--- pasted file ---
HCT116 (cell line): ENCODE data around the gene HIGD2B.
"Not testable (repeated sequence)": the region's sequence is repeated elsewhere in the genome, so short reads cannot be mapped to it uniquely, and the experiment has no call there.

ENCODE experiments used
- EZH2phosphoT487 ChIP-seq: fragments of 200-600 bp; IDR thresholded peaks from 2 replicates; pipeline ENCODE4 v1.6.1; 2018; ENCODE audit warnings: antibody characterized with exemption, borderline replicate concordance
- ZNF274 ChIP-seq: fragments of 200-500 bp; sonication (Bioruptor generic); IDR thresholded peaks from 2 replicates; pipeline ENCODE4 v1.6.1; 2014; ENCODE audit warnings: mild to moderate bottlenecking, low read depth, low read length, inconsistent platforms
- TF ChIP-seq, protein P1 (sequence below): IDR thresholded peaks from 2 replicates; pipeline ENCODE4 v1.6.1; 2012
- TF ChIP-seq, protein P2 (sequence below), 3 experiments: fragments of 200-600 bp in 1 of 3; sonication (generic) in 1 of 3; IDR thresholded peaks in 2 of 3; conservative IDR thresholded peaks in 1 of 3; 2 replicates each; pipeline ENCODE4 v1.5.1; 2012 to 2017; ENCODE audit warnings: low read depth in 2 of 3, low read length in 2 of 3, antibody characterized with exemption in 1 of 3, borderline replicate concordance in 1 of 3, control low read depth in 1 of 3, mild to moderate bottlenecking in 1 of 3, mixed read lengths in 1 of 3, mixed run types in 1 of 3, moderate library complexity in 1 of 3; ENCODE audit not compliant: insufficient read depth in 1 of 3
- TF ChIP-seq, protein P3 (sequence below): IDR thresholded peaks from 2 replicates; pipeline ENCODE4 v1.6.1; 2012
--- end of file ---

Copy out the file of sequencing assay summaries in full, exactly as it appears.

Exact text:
HCT116 (cell line): ENCODE data around the gene HIGD2B.
"Not testable (repeated sequence)": the region's sequence is repeated elsewhere in the genome, so short reads cannot be mapped to it uniquely, and the experiment has no call there.

ENCODE experiments used
- EZH2phosphoT487 ChIP-seq: fragments of 200-600 bp; IDR thresholded peaks from 2 replicates; pipeline ENCODE4 v1.6.1; 2018; ENCODE audit warnings: antibody characterized with exemption, borderline replicate concordance
- ZNF274 ChIP-seq: fragments of 200-500 bp; sonication (Bioruptor generic); IDR thresholded peaks from 2 replicates; pipeline ENCODE4 v1.6.1; 2014; ENCODE audit warnings: mild to moderate bottlenecking, low read depth, low read length, inconsistent platforms
- TF ChIP-seq, protein P1 (sequence below): IDR thresholded peaks from 2 replicates; pipeline ENCODE4 v1.6.1; 2012
- TF ChIP-seq, protein P2 (sequence below), 3 experiments: fragments of 200-600 bp in 1 of 3; sonication (generic) in 1 of 3; IDR thresholded peaks in 2 of 3; conservative IDR thresholded peaks in 1 of 3; 2 replicates each; pipeline ENCODE4 v1.5.1; 2012 to 2017; ENCODE audit warnings: low read depth in 2 of 3, low read length in 2 of 3, antibody characterized with exemption in 1 of 3, borderline replicate concordance in 1 of 3, control low read depth in 1 of 3, mild to moderate bottlenecking in 1 of 3, mixed read lengths in 1 of 3, mixed run types in 1 of 3, moderate library complexity in 1 of 3; ENCODE audit not compliant: insufficient read depth in 1 of 3
- TF ChIP-seq, protein P3 (sequence below): IDR thresholded peaks from 2 replicates; pipeline ENCODE4 v1.6.1; 2012